Meet Bishop W. Nicholas Knisely

Bishop Nicholas KniselyBishop Knisely became our diocesan bishop in November 2012. He was born and raised in Pennsylvania and met his wife Karen while they were both students at Franklin and Marshall College in Lancaster. Later, as a graduate student at the University of Delaware, he decided to leave behind his studies of Physics and Astronomy and was sent to Yale/Berkeley Divinity School to study for the priesthood. He completed his Masters of Divinity and was ordained to the diaconate in Delaware in 1991, then to the priesthood in 1992. In 2013 he received an Honorary Doctorate of Divinity, also from Berkeley Divinity School at Yale.

Bishop Knisely previously served as a priest in Delaware, Western and Eastern Pennsylvania, and as Dean of the Cathedral in Phoenix Arizona. He has been active in a number of ministries with particular focus in the areas of homelessness, communications, college and youth, finance, and ecumenical relations. He taught Physics and Astronomy for nearly seven years at Lehigh University while he was serving in Bethlehem PA. He was the first chair of the General Convention Standing Commission on Communications and Technology and was part of the Moravian-Episcopal Dialog that drew up the full communion agreement between the two denominations. Karen and Nicholas Knisely have been married for 30 years and have an adult daughter named Kenney.

Connect with Bishop Knisely

Email: bishop@episcopalri.org
Twitter: @wnknisely
Facebook: https://www.facebook.com/BishopWNKnisely/
Personal Blog: http://entangledstates.org
Diocesan Blog: https://www.episcopalri.org/connect/the-bishops-blog/
Instagram: @wnknisely

Find out which church the Bishop is visiting –VISITATION SCHEDULE

From the Bishop

  • Do you want to be healed?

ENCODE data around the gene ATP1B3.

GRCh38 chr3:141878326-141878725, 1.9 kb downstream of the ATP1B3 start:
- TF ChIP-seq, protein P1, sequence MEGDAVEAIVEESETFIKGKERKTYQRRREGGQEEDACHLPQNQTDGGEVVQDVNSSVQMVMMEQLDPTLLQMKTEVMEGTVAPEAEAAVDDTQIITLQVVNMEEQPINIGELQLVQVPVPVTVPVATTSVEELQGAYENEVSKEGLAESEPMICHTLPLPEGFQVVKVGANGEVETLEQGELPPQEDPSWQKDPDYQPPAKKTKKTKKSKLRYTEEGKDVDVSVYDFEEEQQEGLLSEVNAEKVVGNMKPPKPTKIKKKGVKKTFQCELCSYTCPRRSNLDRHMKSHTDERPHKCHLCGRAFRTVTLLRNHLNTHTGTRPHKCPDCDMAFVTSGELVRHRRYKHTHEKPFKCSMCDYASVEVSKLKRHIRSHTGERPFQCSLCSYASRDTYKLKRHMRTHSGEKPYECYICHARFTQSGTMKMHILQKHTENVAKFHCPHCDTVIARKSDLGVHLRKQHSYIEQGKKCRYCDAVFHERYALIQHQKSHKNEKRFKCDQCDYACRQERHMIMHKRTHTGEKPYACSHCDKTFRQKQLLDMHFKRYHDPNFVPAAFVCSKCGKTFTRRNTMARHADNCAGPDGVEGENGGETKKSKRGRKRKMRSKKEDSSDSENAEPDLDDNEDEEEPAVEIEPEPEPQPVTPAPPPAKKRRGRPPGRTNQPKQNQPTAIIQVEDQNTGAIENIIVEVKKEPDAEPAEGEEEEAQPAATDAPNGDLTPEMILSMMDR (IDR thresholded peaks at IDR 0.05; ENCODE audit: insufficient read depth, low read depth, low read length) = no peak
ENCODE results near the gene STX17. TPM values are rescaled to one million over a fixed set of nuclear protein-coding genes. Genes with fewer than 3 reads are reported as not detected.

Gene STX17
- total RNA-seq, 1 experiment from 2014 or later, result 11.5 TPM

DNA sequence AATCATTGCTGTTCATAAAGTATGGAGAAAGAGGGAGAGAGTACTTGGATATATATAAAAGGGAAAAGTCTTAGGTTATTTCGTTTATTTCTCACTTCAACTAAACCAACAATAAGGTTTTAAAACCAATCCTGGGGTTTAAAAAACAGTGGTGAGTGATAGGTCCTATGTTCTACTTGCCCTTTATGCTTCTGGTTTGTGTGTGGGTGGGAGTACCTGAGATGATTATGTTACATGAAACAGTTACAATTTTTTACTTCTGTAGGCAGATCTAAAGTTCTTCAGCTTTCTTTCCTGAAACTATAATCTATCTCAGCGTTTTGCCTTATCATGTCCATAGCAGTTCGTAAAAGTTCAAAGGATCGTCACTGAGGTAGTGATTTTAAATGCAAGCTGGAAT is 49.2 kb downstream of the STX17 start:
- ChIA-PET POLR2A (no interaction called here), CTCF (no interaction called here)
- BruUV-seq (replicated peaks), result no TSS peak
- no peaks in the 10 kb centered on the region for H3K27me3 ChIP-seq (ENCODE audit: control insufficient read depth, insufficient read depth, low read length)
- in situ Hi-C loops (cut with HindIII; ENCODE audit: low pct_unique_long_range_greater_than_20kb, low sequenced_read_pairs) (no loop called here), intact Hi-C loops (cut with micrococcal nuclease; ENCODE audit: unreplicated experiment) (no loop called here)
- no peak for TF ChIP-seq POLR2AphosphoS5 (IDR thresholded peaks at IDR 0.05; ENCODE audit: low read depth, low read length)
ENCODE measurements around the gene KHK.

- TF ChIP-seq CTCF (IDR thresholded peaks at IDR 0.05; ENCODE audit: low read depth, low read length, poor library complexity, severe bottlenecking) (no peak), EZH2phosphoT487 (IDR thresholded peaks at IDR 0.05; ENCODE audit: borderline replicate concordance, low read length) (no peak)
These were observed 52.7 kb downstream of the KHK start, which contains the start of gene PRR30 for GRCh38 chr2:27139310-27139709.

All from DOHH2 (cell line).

I’m not aware that I’ve ever preached on this passage of scripture before today. The gospel reading from John tells of a man who waited thirty-eight years to be healed, waiting by the waters of the pool of Beth-zatha, ne …
  • Why can people always count on Christians being jerks to each other?
    Why is so hard to love one another? It’s such a rare thing that the powers of this world plan on our apparently endless capacity for division and strife in the Church. The division starts from the beginning and continues …
  • So you’ve heard the voice of the Good Shephard… now what?
    The fourth Sunday after Easter is traditionally called Good Shephard Sunday; and we read passages from Scripture where Jesus explains that he is the Good Shephard, the one that will lay down his life for his sheep. This …
  • How do we feed the sheep, or tend the lambs?
    This week we hear the final chapter of John’s Gospel. Like much of John’s Gospel, it’s different but similar to the other stories about Jesus. But this is placed at the very end of the Gospel, and follows a few verses th …
  • He showed them his hands and his side. Then they were glad…
    The past is a foreign place. That’s a point made regularly by a favorite author of mind. It’s a reminder that when we try to understand the mindset of people for distant from us in history, we are always going to fall sh …
  • What is our apostolic witness to Easter Joy today?
    The first apostle, the Apostle to the Apostles, was Mary Magdalene. That’s a surprise to some people, but it is an ancient tradition and today’s Easter Gospel closes with the reasons we make that claim. But while Mary wa …
  • Palm Sunday: how do we respond to terrifying evil?
    This Palm Sunday, like many before, is being observed in a time of war. And as in many previous wars, the evil acts committed against the innocent, young and old, strip away any sense we might have had that civilization …
  • We are saved by the same love that we so often reject
    Newsletter article April 6 2022 We are watching the images from Ukraine with horror. The human suffering of this war is unimaginable. I have had to turn off the news on several occasions because I couldn’t bear to witnes …
  • Are we using the Church to meet our needs? For own ends?
    This week’s Gospel tells the story of the extravagant act of adoration by Mary toward Jesus. She anoints his feet with something like $30,000 worth of perfumed oil. Judas sees it and objects that the money could have bee …
  • The Church is called to extravagant acts of reconciliation
    This Sunday’s Gospel is one of the most familiar parables in the canon of scripture. It’s the story of the Prodigal Son, an arresting story that Jesus told to the shock and surprise of the people who originally heard it. …